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Thursday, 25 October 2012 15:44

Parcel tax on ballot comes on heels of two bond measures

By Amy Sylvestri

San Leandro Times

The school district is asking San Leandrans to vote yes on Measure L, the $2.4 million proposed parcel tax that would be used to fund education.

If approved, the annual tax would be $39 per single family home, $19 per unit for apartment complexes with over five units, and two cents per square foot for commercial properties. Seniors will be able to file for an exemption.

A two-thirds majority is needed for the measure to pass.

What Measure L would pay for is not specific – the ballot says it will “protect” academic programs and retain quality teachers, and maintain computers, P.E. and art. The district has said that the money would not go to administrators’ salaries. But the money could go to teachers’ salaries.

Measure L comes on the heels of two large bonds that have been passed in San Leandro – the $109 million Measure B bond passed in 2006 and the $50 million Measure M bond passed in 2010. But bonds aren’t like parcel taxes and must be used to complete specific projects – such as the ninth grade campus and the new Burrell Field.

On the other hand, the Measure L parcel tax money would go into the district’s general fund.

Opponents of Measure L cite those previous bonds and say that the schools have asked voters for too much money already. They also say Measure L is just a temporary solution to the long-term problem of educational funding. The argument against also takes issue with the impact the tax would have on businesses who might not want to stay in San Leandro because of the tax.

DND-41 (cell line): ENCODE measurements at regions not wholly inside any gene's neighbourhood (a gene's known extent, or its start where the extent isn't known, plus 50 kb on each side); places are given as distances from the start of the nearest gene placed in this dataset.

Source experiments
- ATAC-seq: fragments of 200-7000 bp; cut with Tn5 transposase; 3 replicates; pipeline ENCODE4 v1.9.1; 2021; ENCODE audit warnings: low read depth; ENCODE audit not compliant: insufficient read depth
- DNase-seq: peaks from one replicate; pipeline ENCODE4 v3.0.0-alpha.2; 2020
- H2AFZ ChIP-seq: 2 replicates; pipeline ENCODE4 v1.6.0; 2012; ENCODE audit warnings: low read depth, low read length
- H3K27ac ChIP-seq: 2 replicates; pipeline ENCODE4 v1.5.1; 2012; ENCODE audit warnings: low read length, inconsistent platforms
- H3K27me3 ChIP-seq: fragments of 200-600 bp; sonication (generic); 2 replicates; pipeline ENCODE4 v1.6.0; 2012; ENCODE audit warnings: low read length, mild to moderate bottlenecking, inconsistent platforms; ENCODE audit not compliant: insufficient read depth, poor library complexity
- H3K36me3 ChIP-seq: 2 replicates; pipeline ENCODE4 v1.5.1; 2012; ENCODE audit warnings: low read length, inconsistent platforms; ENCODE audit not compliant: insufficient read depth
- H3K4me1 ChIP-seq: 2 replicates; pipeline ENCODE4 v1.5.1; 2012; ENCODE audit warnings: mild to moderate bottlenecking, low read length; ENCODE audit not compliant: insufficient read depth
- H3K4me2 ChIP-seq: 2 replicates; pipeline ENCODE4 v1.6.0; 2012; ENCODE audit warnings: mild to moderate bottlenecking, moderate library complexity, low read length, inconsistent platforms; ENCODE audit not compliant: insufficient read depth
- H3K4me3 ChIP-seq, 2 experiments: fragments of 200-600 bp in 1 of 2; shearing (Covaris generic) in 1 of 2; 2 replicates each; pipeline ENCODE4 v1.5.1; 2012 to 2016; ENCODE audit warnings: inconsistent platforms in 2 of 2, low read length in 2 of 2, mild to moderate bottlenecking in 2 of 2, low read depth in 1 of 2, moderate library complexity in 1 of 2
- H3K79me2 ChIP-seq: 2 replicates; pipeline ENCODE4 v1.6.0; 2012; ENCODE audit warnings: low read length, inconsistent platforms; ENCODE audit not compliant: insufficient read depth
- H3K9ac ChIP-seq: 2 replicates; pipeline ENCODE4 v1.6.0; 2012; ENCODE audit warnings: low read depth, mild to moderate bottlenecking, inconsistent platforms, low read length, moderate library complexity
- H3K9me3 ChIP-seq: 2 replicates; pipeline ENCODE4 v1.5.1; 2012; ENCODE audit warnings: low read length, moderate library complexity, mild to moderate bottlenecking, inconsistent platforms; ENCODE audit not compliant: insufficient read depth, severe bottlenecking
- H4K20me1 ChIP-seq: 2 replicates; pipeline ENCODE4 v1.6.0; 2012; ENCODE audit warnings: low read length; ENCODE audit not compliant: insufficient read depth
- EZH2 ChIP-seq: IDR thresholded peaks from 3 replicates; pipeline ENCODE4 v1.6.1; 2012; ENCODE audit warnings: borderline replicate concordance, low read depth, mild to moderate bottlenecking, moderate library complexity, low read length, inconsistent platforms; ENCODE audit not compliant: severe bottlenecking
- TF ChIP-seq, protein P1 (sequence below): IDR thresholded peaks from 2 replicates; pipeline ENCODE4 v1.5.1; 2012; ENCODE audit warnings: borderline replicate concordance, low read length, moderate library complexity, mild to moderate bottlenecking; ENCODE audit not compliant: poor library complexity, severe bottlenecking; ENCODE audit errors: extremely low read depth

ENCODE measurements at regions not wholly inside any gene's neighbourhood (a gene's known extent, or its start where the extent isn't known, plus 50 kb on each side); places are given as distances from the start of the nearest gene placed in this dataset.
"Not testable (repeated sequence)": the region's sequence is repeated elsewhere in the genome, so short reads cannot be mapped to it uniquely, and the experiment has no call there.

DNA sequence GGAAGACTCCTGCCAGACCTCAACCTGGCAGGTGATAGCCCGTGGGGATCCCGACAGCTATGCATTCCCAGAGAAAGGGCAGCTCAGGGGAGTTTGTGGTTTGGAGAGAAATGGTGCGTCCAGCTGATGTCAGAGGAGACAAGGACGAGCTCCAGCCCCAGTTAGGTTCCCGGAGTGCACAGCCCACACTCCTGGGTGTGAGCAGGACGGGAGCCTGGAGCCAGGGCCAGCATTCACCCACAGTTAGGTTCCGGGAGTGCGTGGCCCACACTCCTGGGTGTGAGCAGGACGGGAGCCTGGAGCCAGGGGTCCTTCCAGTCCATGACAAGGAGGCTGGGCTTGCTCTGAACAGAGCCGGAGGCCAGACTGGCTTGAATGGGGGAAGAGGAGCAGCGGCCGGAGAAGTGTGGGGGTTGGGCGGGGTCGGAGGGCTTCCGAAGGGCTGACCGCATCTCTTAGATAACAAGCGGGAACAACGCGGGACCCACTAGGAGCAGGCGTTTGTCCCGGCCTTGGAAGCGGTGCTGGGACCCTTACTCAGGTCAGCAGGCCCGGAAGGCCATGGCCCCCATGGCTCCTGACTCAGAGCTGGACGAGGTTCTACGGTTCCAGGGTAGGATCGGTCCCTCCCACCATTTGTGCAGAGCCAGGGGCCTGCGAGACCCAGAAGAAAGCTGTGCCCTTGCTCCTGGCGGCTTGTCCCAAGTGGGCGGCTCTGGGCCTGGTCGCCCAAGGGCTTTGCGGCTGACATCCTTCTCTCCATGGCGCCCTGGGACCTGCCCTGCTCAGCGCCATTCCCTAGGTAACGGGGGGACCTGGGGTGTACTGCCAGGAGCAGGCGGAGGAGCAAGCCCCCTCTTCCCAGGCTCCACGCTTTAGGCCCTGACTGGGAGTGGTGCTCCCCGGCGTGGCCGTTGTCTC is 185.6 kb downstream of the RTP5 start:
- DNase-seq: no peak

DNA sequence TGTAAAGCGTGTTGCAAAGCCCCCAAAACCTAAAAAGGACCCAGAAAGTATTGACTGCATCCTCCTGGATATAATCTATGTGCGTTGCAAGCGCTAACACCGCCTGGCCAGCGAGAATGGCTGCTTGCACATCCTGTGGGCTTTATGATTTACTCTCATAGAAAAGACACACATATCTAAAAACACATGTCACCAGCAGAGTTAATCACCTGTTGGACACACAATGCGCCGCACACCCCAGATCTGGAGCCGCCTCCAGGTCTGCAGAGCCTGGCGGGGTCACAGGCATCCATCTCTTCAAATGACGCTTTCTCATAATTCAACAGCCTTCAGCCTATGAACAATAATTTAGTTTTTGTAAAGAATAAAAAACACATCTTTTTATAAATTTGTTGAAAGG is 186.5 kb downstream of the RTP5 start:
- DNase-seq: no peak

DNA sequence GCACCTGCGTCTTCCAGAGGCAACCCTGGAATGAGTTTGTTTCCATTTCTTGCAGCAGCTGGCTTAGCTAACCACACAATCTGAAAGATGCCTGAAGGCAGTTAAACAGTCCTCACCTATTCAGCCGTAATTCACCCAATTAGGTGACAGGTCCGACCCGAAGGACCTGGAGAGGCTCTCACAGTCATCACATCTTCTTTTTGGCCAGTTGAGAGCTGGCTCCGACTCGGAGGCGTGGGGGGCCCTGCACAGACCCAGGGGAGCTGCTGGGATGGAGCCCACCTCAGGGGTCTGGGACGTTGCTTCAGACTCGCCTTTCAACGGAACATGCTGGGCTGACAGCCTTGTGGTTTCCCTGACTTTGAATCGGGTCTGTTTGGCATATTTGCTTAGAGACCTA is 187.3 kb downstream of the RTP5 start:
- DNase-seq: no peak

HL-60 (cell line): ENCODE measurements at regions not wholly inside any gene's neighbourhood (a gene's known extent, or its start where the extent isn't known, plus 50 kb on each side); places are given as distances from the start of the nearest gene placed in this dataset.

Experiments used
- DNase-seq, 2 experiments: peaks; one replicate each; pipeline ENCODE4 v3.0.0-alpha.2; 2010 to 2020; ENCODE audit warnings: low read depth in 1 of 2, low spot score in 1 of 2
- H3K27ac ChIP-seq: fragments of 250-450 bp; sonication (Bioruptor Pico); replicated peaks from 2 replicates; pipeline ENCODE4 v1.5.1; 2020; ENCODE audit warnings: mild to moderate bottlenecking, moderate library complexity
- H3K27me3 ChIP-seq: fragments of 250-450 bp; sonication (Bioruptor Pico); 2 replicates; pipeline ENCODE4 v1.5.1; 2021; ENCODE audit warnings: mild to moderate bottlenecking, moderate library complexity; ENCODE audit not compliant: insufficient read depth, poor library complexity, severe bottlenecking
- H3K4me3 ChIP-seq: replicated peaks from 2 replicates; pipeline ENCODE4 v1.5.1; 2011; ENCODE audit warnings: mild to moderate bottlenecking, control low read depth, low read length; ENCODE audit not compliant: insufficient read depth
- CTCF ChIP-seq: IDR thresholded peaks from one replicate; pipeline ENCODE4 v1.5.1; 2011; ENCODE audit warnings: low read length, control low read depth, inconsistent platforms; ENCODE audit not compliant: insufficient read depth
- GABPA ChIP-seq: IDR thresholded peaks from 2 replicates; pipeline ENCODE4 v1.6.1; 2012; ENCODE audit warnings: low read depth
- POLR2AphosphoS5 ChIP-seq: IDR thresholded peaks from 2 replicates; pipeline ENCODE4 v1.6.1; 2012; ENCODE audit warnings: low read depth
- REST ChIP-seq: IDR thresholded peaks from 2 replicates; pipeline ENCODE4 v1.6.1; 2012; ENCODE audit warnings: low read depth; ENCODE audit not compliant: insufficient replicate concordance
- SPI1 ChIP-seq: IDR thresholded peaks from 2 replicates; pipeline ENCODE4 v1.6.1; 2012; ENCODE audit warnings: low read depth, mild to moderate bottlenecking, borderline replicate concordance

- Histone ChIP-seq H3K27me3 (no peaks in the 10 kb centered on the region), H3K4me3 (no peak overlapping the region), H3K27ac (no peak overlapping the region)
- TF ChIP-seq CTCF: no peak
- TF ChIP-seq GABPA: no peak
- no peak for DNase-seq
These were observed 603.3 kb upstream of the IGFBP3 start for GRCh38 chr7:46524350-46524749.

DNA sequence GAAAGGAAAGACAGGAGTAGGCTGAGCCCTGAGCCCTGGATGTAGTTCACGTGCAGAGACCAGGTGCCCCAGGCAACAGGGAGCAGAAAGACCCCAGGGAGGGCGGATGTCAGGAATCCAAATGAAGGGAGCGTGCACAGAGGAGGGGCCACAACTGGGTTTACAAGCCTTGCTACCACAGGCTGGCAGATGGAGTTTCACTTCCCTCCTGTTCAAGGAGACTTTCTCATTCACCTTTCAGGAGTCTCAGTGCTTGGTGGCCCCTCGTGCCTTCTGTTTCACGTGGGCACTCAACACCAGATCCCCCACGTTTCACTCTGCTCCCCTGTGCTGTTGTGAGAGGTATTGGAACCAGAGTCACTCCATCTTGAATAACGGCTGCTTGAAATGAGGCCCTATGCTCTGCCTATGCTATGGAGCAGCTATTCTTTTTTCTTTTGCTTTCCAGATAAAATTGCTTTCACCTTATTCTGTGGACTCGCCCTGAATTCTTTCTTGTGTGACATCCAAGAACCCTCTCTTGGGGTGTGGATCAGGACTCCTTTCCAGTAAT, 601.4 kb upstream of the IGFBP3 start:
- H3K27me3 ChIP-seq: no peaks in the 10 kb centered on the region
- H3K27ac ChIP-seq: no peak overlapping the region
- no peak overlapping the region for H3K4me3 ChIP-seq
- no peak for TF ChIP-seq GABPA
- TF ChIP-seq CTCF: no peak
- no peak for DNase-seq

The ballot argument against Measure L was written by the California Apartment Association Political Action Committee, which did not return calls for further comment.

Supporters of Measure L include the Alameda County Democratic Party, the San Leandro Chamber of Commerce, and the City Council – with Mayor Stephen Cassidy calling its approval vitally important.

“Things are so desperate in public education right now,” said Deborah Cox, co-chair of Yes on Measure L. “There will be devastating cuts if this doesn’t pass.”

Cox said that she understands that people who feel the schools have just gotten the public’s money through the previous bond measures or people without kids in the district might not see how Measure L would benefit them, but says that the quality of schools is directly connected to the quality of life in the city as a whole. Good schools mean higher property values and an influx of young families to live and work in the city, according to Cox.

“A community is only as good as its public schools,” said Cox. “It’s just a fact.”

 

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